• As a user and as a tech helper, I really appreciate being able to lock down myself or the ignorant (in the good sense of the word) people I assist to just the App stores and cutting way down on viruses and other issues. I will go to a website and purchase an app and do what it takes to install on my Mac if I need to, but the people I help don’t need to, have never asked me to change it, and, honestly, the number of installation issues went way down when the Mac App Store opened — at least in my client circles.

    So, as much as I appreciate the developers and what they say they want, I do hope they and Apple find a good way to work together so that people beyond the types of users we find posting to tech blogs and tech blog comment threads can use their computers more easily and in relative peace. The walled garden is not the enemy techies and fiddly types think it is. It is a boon to millions of people who just want their stuff to work.

    • John

      There are independent developers waiting weeks for bug fix releases to be approved. Talk about your tech support circle of hell.

      • That’s a problem, but not enough to throw the baby out with the bath water, as it seems many are suggesting — at least in the tech press.

        • John

          It’s not one thing.

    • Kai Cherry

      The “walled garden” isn’t an enemy, it is a hinderance to users, just like you, when developers can’t afford to make better software for you because they are limited in how they can charge for it, or can’t get fixes to you quickly.

      It absolutely impacts end users. I’m on the “battle lines” and have seen features dropped and fixes held up time and time again.

      To put it bluntly, Apple provides their customers with about 20 applications across both their platforms.

      Perhaps someone at 1 Infinite should be reminded that developers are platform partners. 🙂

      • You make it sound as if developers can’t make software that works for end users and still stay within guidelines that protect those end users from bad things coming from the outside (re: with respect to sandboxing). I actually like to think developers are smart enough to figure all of that out. In the case of Mac OS, they already do by targeting the correct customers as well as marketing when they keep their apps out of the Mac App Store. Choose who you want to sell to, develop for that, and sell your stuff, but don’t blame Apple for wanting to have a place where the majority of customers can sit and not be bothered by a lot of things the approval process and sandboxing prevent. (Those who want to go beyond sandboxing know or find out where to buy the things they need and they usually know how to handle anything that comes up because of it — the majority of my clients do not.)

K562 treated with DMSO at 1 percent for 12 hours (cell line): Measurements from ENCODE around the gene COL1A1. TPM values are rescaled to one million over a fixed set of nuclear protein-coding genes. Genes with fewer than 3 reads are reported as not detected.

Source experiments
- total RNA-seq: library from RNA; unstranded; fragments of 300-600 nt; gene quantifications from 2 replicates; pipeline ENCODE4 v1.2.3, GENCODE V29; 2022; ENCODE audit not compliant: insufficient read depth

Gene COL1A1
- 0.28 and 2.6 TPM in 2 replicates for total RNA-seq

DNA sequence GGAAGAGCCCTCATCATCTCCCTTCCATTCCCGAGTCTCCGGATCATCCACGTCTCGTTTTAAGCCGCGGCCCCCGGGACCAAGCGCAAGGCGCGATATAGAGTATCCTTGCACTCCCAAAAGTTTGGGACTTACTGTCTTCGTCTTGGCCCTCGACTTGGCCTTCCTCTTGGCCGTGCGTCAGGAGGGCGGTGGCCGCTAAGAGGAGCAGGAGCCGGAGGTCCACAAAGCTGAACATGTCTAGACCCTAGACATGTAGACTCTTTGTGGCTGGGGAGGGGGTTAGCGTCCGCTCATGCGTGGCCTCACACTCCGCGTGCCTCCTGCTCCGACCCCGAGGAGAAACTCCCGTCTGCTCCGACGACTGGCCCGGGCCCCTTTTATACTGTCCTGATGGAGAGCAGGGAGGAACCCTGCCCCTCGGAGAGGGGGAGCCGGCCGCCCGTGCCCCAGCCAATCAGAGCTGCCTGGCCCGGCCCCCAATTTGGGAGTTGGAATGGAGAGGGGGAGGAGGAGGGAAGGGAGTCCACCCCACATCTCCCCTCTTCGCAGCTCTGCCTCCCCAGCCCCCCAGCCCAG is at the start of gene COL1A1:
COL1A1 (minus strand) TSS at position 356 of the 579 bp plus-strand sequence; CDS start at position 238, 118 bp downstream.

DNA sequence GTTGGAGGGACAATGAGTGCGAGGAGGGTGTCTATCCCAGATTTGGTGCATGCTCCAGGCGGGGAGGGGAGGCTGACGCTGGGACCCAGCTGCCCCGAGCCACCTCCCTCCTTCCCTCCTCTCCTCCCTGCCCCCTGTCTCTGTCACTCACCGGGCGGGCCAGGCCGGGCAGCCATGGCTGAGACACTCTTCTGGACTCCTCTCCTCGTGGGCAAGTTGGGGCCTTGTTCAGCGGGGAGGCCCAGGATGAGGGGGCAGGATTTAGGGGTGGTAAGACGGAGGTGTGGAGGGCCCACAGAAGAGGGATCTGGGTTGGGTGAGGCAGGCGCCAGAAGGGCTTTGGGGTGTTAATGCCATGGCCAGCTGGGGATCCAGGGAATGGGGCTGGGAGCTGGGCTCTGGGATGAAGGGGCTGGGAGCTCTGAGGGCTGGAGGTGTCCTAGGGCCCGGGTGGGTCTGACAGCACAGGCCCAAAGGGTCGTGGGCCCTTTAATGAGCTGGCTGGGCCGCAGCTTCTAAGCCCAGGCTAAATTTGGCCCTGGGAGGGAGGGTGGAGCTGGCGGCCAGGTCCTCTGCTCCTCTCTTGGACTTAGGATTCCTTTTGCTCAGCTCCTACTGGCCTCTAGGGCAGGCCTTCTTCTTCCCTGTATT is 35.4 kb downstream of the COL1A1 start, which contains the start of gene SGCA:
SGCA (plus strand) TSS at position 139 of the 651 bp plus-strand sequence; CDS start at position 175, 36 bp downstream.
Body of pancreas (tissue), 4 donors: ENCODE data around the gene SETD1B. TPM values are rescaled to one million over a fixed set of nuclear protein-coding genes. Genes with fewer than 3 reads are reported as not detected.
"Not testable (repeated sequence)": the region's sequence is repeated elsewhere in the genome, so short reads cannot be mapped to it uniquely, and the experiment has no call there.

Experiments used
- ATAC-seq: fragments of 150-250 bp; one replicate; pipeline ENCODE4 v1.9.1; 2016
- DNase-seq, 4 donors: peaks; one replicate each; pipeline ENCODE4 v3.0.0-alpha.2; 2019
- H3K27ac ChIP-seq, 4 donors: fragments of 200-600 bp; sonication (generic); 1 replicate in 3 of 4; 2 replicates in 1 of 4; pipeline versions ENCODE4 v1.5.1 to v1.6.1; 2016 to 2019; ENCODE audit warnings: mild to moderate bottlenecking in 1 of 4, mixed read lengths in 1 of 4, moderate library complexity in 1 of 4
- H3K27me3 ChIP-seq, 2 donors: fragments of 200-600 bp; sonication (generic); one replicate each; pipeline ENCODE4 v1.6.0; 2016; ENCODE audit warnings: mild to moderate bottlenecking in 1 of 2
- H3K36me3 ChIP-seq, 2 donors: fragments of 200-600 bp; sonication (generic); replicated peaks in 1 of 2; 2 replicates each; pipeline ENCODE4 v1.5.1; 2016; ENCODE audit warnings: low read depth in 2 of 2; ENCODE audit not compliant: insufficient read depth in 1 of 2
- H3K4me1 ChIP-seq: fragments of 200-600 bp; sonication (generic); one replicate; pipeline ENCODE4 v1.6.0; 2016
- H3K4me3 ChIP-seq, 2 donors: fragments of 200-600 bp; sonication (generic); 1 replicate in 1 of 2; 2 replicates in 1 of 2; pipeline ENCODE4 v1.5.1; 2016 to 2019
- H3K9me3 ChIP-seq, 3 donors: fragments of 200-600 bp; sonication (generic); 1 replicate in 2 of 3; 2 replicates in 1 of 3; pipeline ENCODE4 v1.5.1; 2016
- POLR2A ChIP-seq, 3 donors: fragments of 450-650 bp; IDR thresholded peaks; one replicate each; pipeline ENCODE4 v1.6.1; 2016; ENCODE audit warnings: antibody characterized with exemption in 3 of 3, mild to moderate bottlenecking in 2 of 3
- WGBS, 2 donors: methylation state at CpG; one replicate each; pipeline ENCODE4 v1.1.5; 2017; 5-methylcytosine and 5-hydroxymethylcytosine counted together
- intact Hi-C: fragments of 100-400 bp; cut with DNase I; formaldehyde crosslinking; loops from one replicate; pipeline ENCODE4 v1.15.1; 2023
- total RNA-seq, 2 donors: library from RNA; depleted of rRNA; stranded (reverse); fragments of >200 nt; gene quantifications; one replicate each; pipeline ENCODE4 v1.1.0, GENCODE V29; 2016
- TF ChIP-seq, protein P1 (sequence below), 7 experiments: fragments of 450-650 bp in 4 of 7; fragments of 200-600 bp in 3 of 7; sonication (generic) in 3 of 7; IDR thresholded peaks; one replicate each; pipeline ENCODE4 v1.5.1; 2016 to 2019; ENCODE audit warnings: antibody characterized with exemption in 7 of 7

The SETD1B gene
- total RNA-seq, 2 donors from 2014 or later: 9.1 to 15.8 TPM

Dare I say whining in public about the app store as you remove your product from it is actually part of the marketing? Look how much we’re all talking about Sketch now. Honestly, I’d heard little of it before now. (BBEdit and it’s software I’ve heard plenty of, but I use it in my work.)

      • I have not found the Mac App Store to be a hindrance. I can use it or I can get apps from websites. How is it a hindrance for developers to choose whether they want to use the Mac App Store or distribute/market themselves? In fact, I’d venture to say writing large diatribes about the app store when you take your app out of it is marketing. Honestly, I hadn’t heard much about Sketch until now, and here we all are talking about it.

        Other apps not on the app store, by the way, I have heard about, because I use them. And that is just part of my point: I can still find the apps I need and use them just fine whichever route the developer decides to take. No reason Apple needs to remove the App Store or open security holes for the vast majority of users who just want things to work and occasionally browse for things to use. I’m not necessarily the audience for the App Store (although I use it a lot). My clients, however, are.

  • Prof. Peabody

    While it’s commonly portrayed as a crisis (here being one example), there is no crisis from the consumers point of view, only from that of the developer. This is something routinely ignored and generally not written about. It’s a crisis or a problem for some developers only. No one else.